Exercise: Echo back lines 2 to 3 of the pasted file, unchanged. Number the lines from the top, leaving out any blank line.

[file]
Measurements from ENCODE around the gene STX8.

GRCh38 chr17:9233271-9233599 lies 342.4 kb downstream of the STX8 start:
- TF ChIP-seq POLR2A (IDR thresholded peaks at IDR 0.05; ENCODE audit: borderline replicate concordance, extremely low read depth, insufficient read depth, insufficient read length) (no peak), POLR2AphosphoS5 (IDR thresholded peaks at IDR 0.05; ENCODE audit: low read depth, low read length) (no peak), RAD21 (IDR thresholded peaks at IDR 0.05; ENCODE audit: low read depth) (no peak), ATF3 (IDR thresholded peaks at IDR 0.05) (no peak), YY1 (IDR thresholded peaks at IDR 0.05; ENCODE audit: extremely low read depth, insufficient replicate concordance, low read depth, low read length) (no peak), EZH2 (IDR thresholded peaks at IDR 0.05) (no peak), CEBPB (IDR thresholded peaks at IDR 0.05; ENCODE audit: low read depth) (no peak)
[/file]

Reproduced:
GRCh38 chr17:9233271-9233599 lies 342.4 kb downstream of the STX8 start:
- TF ChIP-seq POLR2A (IDR thresholded peaks at IDR 0.05; ENCODE audit: borderline replicate concordance, extremely low read depth, insufficient read depth, insufficient read length) (no peak), POLR2AphosphoS5 (IDR thresholded peaks at IDR 0.05; ENCODE audit: low read depth, low read length) (no peak), RAD21 (IDR thresholded peaks at IDR 0.05; ENCODE audit: low read depth) (no peak), ATF3 (IDR thresholded peaks at IDR 0.05) (no peak), YY1 (IDR thresholded peaks at IDR 0.05; ENCODE audit: extremely low read depth, insufficient replicate concordance, low read depth, low read length) (no peak), EZH2 (IDR thresholded peaks at IDR 0.05) (no peak), CEBPB (IDR thresholded peaks at IDR 0.05; ENCODE audit: low read depth) (no peak)